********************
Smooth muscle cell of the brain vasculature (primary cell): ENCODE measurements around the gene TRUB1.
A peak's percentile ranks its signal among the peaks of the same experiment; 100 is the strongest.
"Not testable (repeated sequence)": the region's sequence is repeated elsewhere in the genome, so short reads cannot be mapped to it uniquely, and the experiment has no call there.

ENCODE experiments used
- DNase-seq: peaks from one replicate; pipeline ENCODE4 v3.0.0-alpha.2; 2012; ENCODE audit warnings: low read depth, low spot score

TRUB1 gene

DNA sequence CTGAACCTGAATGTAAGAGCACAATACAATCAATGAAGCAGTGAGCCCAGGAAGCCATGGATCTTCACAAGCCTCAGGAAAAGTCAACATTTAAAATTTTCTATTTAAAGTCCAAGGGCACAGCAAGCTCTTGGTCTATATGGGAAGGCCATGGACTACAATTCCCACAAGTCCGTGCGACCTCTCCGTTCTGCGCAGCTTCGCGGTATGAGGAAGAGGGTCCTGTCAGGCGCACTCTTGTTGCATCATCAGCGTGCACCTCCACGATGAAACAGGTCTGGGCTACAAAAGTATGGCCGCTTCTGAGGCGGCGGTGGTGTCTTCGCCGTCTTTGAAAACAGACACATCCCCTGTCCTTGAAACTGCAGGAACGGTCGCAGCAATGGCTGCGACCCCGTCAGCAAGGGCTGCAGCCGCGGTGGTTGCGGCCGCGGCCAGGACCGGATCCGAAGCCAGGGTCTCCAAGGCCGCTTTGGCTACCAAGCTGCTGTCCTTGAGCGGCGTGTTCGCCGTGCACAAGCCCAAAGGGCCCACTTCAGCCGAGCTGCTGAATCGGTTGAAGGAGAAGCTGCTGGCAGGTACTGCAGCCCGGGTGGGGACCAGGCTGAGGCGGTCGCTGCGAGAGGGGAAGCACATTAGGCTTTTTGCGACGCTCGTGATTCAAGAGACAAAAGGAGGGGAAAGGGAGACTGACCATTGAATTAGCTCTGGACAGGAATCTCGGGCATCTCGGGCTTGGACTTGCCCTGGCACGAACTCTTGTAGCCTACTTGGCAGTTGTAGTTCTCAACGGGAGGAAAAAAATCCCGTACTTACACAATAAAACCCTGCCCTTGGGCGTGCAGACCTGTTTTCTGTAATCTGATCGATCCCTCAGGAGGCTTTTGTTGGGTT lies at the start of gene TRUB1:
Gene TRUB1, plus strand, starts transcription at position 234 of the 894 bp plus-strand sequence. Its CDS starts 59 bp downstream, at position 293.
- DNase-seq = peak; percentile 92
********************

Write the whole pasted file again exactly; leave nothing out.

Smooth muscle cell of the brain vasculature (primary cell): ENCODE measurements around the gene TRUB1.
A peak's percentile ranks its signal among the peaks of the same experiment; 100 is the strongest.
"Not testable (repeated sequence)": the region's sequence is repeated elsewhere in the genome, so short reads cannot be mapped to it uniquely, and the experiment has no call there.

ENCODE experiments used
- DNase-seq: peaks from one replicate; pipeline ENCODE4 v3.0.0-alpha.2; 2012; ENCODE audit warnings: low read depth, low spot score

TRUB1 gene

DNA sequence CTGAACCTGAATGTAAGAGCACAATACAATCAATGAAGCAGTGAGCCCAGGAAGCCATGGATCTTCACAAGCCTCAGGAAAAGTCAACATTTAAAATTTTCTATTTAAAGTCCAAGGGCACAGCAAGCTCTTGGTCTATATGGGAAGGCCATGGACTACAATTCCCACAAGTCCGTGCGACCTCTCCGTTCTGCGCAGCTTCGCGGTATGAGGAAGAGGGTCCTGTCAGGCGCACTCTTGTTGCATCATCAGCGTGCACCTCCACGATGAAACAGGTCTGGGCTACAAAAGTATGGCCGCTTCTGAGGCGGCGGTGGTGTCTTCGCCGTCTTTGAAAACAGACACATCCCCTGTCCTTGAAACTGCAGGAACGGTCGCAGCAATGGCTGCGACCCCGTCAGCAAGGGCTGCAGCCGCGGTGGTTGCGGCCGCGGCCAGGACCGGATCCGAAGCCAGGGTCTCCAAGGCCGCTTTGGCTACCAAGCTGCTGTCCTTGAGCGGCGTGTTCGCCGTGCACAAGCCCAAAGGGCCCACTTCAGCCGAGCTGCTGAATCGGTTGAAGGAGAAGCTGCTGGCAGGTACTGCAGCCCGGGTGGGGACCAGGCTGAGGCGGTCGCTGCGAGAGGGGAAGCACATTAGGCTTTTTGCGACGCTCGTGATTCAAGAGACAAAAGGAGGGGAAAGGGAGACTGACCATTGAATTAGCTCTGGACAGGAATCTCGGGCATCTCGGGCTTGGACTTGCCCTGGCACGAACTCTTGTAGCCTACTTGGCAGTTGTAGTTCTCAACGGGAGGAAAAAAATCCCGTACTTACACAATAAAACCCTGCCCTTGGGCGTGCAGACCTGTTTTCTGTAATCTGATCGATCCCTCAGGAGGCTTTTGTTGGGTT lies at the start of gene TRUB1:
Gene TRUB1, plus strand, starts transcription at position 234 of the 894 bp plus-strand sequence. Its CDS starts 59 bp downstream, at position 293.
- DNase-seq = peak; percentile 92